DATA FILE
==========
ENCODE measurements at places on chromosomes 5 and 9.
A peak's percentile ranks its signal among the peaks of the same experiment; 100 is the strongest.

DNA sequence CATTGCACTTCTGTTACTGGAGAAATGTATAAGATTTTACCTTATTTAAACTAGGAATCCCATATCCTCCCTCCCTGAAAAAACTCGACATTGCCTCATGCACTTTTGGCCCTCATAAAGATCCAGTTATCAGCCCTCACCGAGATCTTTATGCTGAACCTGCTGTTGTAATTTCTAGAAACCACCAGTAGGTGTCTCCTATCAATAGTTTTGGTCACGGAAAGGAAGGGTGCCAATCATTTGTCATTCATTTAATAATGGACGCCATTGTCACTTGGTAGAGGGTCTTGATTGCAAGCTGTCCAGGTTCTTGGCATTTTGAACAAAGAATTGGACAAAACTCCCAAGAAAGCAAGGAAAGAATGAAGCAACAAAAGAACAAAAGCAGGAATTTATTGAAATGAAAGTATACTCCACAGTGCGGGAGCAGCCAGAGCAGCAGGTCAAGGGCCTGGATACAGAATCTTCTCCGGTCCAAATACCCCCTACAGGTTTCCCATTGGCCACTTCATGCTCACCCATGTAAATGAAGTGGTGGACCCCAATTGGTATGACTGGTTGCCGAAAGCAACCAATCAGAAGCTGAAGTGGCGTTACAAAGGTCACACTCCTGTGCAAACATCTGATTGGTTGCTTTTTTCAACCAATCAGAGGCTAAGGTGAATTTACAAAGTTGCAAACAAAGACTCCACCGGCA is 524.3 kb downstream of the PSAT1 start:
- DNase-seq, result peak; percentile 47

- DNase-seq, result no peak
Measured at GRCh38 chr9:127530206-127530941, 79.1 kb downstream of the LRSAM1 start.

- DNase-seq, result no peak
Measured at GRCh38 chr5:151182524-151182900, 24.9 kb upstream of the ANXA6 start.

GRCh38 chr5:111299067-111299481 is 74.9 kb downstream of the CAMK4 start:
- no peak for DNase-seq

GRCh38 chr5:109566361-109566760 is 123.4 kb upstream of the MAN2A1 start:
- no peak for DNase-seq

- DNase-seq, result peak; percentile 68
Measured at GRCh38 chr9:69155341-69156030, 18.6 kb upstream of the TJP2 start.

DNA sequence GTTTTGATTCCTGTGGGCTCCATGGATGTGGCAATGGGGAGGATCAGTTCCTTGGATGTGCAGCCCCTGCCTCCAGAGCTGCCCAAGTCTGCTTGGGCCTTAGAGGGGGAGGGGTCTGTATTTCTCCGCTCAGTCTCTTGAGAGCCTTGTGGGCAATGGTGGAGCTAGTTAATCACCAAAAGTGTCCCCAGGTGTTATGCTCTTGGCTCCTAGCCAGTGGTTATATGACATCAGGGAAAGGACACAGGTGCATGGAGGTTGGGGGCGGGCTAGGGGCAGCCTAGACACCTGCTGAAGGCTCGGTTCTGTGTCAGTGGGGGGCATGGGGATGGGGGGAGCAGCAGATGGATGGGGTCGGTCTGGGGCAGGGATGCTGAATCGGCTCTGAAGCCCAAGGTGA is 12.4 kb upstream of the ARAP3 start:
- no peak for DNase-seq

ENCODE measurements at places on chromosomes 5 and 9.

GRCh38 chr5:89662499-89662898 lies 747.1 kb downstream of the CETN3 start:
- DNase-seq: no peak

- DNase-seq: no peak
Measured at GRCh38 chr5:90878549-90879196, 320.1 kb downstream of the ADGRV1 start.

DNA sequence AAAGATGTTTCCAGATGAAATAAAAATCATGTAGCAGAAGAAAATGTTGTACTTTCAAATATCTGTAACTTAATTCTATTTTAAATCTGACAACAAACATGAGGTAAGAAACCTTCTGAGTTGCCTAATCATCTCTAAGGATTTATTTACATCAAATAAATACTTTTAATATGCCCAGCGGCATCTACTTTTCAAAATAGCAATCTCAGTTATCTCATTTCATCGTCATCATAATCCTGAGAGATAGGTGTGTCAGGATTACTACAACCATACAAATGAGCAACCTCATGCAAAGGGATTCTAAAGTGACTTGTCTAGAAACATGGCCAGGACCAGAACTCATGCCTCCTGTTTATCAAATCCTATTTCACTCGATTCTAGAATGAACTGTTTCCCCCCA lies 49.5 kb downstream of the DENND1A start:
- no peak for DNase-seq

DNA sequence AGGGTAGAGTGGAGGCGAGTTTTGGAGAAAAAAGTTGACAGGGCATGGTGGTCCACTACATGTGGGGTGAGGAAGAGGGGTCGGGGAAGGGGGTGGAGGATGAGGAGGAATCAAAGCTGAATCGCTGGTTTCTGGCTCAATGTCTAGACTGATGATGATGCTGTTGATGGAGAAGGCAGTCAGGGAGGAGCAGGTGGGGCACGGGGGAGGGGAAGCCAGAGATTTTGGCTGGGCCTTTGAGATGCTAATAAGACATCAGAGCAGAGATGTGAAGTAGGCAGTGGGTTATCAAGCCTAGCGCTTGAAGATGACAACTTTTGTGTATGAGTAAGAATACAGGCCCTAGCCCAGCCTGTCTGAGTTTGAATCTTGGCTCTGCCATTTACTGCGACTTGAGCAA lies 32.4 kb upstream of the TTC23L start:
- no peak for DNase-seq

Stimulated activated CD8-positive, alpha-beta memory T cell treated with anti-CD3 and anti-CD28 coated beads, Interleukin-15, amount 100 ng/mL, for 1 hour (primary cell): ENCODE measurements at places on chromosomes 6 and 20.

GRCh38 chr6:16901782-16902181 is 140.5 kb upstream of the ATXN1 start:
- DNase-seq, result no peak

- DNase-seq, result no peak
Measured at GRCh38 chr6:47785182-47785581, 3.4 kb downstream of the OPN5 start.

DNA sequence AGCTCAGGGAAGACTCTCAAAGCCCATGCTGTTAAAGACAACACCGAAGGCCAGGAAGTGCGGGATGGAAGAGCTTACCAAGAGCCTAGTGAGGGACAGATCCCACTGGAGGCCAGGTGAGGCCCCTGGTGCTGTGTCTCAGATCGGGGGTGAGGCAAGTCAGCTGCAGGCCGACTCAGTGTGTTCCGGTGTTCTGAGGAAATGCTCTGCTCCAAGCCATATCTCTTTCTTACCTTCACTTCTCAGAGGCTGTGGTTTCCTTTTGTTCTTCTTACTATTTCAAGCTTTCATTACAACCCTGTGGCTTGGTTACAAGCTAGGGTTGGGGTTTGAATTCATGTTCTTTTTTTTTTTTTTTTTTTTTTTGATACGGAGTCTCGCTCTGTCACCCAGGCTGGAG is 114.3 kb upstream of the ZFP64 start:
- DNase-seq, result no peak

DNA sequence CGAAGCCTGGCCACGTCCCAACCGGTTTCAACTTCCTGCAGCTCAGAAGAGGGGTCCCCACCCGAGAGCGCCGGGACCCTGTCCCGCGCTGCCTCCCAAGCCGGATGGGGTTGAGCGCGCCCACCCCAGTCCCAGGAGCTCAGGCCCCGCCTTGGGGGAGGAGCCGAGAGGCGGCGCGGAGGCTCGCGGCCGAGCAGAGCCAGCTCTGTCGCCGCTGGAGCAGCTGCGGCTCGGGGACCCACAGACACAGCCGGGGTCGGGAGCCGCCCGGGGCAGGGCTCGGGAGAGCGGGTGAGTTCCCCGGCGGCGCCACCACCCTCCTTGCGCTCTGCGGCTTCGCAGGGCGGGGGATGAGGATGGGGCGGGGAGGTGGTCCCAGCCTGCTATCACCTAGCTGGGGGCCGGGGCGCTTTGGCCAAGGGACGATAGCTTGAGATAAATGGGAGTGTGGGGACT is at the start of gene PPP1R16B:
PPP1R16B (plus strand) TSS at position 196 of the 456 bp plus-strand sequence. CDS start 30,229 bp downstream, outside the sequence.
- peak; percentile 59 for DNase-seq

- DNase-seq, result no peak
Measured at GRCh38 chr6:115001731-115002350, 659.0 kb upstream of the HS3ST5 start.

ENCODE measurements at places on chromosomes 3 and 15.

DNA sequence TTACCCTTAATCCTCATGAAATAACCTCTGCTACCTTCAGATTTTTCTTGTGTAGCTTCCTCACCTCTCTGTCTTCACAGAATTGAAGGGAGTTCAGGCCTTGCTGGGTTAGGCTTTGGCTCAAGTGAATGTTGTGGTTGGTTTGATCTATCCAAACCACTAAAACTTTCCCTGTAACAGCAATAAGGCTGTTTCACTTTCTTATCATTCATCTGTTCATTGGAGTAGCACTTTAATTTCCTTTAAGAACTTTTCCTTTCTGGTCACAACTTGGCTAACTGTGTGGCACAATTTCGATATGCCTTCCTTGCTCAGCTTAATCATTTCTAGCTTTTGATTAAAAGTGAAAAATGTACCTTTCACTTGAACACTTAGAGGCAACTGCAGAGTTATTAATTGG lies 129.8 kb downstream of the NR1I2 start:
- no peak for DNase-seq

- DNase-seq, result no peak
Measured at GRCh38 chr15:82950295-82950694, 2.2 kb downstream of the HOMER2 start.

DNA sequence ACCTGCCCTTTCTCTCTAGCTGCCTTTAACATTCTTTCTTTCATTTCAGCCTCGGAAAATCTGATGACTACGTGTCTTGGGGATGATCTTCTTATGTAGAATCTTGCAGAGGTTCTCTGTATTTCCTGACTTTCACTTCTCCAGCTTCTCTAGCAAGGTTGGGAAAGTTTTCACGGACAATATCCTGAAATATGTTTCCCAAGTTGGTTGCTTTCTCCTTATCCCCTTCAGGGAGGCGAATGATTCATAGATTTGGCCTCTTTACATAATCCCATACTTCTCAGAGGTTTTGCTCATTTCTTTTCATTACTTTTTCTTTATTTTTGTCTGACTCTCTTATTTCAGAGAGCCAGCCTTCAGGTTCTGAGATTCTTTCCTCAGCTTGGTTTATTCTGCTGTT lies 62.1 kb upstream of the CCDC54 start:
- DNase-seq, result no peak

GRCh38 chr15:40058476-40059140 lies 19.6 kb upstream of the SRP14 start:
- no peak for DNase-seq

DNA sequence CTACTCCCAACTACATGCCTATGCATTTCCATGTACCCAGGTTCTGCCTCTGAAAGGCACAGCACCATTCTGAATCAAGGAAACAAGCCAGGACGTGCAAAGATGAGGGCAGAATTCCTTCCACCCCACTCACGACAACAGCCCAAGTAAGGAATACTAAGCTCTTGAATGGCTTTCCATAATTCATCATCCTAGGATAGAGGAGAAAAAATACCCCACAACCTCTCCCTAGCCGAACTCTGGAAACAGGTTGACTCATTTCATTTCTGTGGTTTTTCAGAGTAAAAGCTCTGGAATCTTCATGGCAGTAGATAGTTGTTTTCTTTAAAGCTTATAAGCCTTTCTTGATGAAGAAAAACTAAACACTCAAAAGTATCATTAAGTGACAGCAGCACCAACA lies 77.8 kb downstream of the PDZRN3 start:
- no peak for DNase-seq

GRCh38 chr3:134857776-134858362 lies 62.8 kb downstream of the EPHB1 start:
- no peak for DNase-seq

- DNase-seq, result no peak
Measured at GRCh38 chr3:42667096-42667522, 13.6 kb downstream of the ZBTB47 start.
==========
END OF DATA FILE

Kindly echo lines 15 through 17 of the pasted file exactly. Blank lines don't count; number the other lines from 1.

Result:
DNA sequence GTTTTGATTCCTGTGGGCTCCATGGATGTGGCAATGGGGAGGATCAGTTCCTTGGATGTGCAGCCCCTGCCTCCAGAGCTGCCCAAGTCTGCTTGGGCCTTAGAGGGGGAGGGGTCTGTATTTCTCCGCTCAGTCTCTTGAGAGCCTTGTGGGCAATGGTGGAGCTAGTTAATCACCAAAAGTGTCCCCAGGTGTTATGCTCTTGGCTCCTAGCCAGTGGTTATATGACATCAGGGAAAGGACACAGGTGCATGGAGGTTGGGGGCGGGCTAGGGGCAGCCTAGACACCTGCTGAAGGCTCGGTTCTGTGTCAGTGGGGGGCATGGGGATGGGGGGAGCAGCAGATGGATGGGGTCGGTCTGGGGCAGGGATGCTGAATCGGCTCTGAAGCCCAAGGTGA is 12.4 kb upstream of the ARAP3 start:
- no peak for DNase-seq

ENCODE measurements at places on chromosomes 5 and 9.